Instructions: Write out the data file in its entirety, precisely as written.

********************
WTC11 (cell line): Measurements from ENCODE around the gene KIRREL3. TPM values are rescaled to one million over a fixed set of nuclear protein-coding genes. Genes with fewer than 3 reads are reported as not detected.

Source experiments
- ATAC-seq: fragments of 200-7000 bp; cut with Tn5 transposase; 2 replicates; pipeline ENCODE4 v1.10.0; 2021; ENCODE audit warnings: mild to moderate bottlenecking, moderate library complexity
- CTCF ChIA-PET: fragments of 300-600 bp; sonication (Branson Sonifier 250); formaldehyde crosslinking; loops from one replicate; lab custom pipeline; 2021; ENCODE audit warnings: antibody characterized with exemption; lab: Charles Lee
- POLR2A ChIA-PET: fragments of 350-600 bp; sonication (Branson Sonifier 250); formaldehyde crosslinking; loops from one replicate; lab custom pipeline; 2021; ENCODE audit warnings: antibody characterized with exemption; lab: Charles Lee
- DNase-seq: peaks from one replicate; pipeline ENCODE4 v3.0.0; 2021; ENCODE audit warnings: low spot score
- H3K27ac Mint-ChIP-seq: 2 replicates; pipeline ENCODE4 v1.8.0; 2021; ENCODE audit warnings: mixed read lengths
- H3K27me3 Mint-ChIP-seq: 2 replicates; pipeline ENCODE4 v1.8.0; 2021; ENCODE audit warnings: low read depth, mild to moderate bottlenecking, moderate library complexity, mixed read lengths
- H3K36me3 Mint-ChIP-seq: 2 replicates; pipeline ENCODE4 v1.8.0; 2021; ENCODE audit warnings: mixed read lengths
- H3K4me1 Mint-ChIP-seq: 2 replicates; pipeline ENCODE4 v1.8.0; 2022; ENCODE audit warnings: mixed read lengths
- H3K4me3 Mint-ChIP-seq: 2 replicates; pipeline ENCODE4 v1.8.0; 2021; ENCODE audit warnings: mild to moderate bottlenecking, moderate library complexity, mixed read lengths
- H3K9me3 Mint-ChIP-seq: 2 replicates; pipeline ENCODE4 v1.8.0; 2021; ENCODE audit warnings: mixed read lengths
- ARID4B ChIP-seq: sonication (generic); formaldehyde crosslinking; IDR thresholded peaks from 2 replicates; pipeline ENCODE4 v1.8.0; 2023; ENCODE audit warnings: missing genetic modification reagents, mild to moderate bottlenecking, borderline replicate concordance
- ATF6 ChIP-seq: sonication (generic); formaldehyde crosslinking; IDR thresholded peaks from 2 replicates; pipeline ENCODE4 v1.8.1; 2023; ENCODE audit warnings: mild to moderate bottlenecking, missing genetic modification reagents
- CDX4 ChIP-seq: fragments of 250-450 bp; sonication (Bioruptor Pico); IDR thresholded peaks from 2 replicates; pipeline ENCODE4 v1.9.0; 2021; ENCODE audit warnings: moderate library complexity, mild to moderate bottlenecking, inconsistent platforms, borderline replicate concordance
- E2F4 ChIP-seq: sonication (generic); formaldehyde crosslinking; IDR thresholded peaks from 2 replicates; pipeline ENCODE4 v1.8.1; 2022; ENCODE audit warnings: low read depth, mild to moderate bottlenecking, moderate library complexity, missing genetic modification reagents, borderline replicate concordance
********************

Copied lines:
WTC11 (cell line): Measurements from ENCODE around the gene KIRREL3. TPM values are rescaled to one million over a fixed set of nuclear protein-coding genes. Genes with fewer than 3 reads are reported as not detected.

Source experiments
- ATAC-seq: fragments of 200-7000 bp; cut with Tn5 transposase; 2 replicates; pipeline ENCODE4 v1.10.0; 2021; ENCODE audit warnings: mild to moderate bottlenecking, moderate library complexity
- CTCF ChIA-PET: fragments of 300-600 bp; sonication (Branson Sonifier 250); formaldehyde crosslinking; loops from one replicate; lab custom pipeline; 2021; ENCODE audit warnings: antibody characterized with exemption; lab: Charles Lee
- POLR2A ChIA-PET: fragments of 350-600 bp; sonication (Branson Sonifier 250); formaldehyde crosslinking; loops from one replicate; lab custom pipeline; 2021; ENCODE audit warnings: antibody characterized with exemption; lab: Charles Lee
- DNase-seq: peaks from one replicate; pipeline ENCODE4 v3.0.0; 2021; ENCODE audit warnings: low spot score
- H3K27ac Mint-ChIP-seq: 2 replicates; pipeline ENCODE4 v1.8.0; 2021; ENCODE audit warnings: mixed read lengths
- H3K27me3 Mint-ChIP-seq: 2 replicates; pipeline ENCODE4 v1.8.0; 2021; ENCODE audit warnings: low read depth, mild to moderate bottlenecking, moderate library complexity, mixed read lengths
- H3K36me3 Mint-ChIP-seq: 2 replicates; pipeline ENCODE4 v1.8.0; 2021; ENCODE audit warnings: mixed read lengths
- H3K4me1 Mint-ChIP-seq: 2 replicates; pipeline ENCODE4 v1.8.0; 2022; ENCODE audit warnings: mixed read lengths
- H3K4me3 Mint-ChIP-seq: 2 replicates; pipeline ENCODE4 v1.8.0; 2021; ENCODE audit warnings: mild to moderate bottlenecking, moderate library complexity, mixed read lengths
- H3K9me3 Mint-ChIP-seq: 2 replicates; pipeline ENCODE4 v1.8.0; 2021; ENCODE audit warnings: mixed read lengths
- ARID4B ChIP-seq: sonication (generic); formaldehyde crosslinking; IDR thresholded peaks from 2 replicates; pipeline ENCODE4 v1.8.0; 2023; ENCODE audit warnings: missing genetic modification reagents, mild to moderate bottlenecking, borderline replicate concordance
- ATF6 ChIP-seq: sonication (generic); formaldehyde crosslinking; IDR thresholded peaks from 2 replicates; pipeline ENCODE4 v1.8.1; 2023; ENCODE audit warnings: mild to moderate bottlenecking, missing genetic modification reagents
- CDX4 ChIP-seq: fragments of 250-450 bp; sonication (Bioruptor Pico); IDR thresholded peaks from 2 replicates; pipeline ENCODE4 v1.9.0; 2021; ENCODE audit warnings: moderate library complexity, mild to moderate bottlenecking, inconsistent platforms, borderline replicate concordance
- E2F4 ChIP-seq: sonication (generic); formaldehyde crosslinking; IDR thresholded peaks from 2 replicates; pipeline ENCODE4 v1.8.1; 2022; ENCODE audit warnings: low read depth, mild to moderate bottlenecking, moderate library complexity, missing genetic modification reagents, borderline replicate concordance